Annual depreciation is an accounting figure that nets against the assets recorded on a company’s accounting ledger. It represents the usage a company receives from buildings and equipment throughout the calendar year. Several methods exist for calculating depreciation; this figure is simply an accounting number and does not actually represent a cash expense relating to the purchase or acquisition of an item.
When purchasing a long-term asset, accounting standards allow companies to avoid expenses the item at one time against net income. The purpose behind this theory is that companies will receive more benefits from the asset than a single accounting period, unlike one-time consumption items like office supplies or utilities. Therefore, the building or equipment is recorded as an asset and annual depreciation calculated according to the useful life of the item.
The most common calculations for annual depreciation are straight line, double declining balance, and units produced, which is only used for depreciating machines. Straight line depreciation is most common and makes for a simple demonstration. For example, assume a company purchases a piece of equipment for $200,000 US Dollars (USD) with a useful life of 20 years and no salvage value. Annual depreciation is $10,000 USD (200,000 / 20). This figure is then divided by 12 months and recorded into the accounting ledger as the company uses the machine in its operations. If the machine has a salvage value of $20,000 USD, the annual depreciation is $9,000 USD (200,000 – 20,000 / 20).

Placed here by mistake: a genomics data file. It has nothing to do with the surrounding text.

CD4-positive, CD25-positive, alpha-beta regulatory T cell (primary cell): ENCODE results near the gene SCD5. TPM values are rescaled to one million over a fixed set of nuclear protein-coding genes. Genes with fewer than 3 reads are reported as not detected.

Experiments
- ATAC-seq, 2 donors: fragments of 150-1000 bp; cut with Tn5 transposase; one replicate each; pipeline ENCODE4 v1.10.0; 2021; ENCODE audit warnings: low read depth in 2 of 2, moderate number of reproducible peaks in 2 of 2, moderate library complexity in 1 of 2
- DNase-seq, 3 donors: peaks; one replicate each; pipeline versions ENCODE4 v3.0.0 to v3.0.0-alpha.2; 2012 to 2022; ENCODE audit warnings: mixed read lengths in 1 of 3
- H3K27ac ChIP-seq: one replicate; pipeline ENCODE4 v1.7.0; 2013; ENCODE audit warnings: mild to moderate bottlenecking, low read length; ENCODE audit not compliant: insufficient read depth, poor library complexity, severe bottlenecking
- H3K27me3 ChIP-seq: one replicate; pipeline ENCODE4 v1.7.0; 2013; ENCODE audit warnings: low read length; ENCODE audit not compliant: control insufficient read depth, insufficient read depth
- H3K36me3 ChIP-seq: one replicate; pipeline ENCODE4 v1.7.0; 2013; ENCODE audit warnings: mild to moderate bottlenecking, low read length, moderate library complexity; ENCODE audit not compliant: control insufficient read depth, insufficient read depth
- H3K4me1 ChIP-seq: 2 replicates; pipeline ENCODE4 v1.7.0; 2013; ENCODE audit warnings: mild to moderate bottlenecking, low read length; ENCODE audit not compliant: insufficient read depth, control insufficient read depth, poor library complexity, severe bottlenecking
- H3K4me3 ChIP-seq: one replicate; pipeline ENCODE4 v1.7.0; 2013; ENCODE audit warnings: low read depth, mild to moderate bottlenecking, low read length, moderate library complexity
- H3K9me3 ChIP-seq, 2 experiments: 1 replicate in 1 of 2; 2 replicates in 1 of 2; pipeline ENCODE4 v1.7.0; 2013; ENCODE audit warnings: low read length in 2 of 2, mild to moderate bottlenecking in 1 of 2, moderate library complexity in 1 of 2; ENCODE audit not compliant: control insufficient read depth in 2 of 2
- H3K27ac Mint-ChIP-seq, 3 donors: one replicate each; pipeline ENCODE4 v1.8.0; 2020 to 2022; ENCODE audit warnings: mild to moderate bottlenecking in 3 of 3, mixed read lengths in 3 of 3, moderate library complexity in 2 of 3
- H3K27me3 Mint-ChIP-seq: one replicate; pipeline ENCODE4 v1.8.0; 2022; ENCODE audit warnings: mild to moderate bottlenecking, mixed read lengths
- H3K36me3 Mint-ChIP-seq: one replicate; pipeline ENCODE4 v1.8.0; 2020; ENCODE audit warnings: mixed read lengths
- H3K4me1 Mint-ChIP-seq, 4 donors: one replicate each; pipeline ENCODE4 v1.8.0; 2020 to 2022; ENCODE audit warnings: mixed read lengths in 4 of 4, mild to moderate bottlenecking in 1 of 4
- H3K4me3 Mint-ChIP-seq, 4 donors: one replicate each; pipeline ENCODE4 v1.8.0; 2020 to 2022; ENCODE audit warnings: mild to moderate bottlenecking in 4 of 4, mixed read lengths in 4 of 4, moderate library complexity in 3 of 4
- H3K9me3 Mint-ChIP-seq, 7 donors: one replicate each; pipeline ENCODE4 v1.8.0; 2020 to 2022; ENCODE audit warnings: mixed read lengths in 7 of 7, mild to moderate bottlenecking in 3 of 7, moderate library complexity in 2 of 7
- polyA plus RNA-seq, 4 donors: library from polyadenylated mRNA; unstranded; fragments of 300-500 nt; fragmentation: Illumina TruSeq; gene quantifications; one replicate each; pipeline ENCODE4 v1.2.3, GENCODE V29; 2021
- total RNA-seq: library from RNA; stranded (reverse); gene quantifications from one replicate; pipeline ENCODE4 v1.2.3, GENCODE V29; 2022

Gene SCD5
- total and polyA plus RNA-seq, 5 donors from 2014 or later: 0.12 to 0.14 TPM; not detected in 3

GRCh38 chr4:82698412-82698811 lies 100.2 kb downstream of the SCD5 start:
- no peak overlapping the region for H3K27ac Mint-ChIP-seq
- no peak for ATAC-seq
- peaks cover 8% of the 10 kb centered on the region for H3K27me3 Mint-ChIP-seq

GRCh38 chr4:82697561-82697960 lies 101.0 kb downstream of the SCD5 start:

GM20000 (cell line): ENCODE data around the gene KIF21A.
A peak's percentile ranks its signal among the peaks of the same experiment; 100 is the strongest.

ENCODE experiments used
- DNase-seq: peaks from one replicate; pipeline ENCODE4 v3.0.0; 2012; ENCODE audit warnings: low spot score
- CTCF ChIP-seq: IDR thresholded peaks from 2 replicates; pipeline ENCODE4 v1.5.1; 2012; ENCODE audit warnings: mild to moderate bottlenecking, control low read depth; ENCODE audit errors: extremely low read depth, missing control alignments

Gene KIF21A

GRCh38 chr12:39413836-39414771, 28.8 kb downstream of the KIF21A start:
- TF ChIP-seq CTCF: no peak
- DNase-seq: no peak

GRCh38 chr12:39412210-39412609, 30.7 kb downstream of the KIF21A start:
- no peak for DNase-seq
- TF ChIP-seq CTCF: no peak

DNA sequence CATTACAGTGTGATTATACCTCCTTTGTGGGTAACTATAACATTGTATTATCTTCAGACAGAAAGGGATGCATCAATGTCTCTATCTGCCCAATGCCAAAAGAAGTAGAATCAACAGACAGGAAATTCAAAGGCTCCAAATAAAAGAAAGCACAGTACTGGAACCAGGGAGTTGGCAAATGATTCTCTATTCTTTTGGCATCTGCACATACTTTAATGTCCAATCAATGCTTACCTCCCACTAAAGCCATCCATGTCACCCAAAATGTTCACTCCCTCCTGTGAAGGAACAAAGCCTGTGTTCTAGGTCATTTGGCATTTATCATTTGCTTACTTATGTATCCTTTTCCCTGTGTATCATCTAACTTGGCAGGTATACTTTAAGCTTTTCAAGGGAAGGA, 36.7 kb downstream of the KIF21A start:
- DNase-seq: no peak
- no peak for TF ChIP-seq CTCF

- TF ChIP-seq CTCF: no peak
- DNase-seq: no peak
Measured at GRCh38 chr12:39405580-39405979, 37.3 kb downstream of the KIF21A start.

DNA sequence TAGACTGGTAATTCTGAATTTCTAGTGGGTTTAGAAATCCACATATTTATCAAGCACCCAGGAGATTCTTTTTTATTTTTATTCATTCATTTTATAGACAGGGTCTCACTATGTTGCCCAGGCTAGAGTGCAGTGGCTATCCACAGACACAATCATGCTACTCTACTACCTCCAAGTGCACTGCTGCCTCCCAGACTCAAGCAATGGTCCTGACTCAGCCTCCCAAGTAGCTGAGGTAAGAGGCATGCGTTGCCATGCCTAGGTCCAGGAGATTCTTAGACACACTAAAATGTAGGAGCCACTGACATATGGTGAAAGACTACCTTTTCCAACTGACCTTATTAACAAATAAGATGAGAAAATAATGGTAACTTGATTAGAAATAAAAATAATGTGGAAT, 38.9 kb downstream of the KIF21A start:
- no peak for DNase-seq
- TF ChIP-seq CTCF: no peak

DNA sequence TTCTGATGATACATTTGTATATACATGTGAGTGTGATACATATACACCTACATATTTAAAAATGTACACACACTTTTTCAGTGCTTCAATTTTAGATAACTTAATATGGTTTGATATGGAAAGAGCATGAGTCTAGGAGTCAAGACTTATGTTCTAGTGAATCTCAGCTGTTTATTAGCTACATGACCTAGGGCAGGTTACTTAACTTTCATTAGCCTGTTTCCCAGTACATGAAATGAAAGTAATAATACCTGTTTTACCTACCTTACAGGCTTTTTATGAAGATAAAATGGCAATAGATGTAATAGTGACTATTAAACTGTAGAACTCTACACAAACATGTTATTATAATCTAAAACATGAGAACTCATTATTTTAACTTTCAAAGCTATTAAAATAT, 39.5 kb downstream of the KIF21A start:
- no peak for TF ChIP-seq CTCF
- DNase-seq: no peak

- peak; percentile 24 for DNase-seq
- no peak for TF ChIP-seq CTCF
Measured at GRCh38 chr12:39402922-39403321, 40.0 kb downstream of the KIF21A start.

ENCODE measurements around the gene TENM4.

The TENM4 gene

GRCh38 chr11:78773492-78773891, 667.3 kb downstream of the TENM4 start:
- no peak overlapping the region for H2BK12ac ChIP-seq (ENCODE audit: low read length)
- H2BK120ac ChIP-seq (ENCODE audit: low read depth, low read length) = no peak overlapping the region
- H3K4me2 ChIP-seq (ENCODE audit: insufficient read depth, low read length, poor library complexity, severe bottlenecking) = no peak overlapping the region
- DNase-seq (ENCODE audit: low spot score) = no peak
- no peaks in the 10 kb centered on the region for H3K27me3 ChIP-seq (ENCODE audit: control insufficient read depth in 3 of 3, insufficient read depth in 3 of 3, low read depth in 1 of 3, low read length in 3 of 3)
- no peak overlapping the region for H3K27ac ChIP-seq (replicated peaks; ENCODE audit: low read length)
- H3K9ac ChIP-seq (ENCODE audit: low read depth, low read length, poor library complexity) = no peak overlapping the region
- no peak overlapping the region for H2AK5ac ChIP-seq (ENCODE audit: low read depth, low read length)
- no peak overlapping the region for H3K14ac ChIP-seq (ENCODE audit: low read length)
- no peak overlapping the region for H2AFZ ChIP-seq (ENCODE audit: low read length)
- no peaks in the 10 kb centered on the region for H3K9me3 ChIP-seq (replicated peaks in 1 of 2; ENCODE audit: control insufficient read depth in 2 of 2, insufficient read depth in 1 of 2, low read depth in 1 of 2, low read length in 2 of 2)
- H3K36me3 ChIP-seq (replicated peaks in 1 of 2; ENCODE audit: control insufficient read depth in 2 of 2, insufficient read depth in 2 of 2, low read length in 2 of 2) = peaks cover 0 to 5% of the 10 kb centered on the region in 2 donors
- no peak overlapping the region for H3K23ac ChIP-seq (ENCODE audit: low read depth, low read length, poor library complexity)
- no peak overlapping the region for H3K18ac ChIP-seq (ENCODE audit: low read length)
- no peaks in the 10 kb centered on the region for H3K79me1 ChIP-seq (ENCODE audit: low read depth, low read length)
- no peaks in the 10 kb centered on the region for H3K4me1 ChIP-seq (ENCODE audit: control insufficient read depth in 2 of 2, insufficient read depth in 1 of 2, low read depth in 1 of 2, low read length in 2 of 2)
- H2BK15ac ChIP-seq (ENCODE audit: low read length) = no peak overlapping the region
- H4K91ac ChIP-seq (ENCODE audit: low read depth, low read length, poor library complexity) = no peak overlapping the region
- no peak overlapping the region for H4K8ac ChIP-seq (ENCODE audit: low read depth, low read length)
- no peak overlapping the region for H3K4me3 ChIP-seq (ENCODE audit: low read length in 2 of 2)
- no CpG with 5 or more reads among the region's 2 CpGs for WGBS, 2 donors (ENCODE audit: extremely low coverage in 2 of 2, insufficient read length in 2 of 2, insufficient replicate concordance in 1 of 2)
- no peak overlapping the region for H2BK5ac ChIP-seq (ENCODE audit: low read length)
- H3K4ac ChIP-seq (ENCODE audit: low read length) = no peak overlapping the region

The double declining balance depreciation method is a bit more complicated and results in higher depreciation booked in the early years of an asset’s life. This allows the company to report lower net income and a lower tax liability, a significant advantage for expensive assets.
When recording depreciation on a monthly basis, accountants will debit depreciation expense and credit accumulated depreciation. The accumulated depreciation account will naturally carry a credit balance and act as a contra account to an asset account. The purpose of this method allows companies to report assets on the balance sheet at historical cost, reduced to actual cost by deducting accumulated depreciation. End users or business stakeholders can then review the balance sheet and have a clear understanding of the asset’s book value.
Government agencies may dictate the depreciation methods a company can use based on current tax law. This ensures all companies use a standardized depreciation method for tax purposes. A basic asset reconciliation will match the tax depreciation method to the internal accounting method, creating a balanced accounting ledger.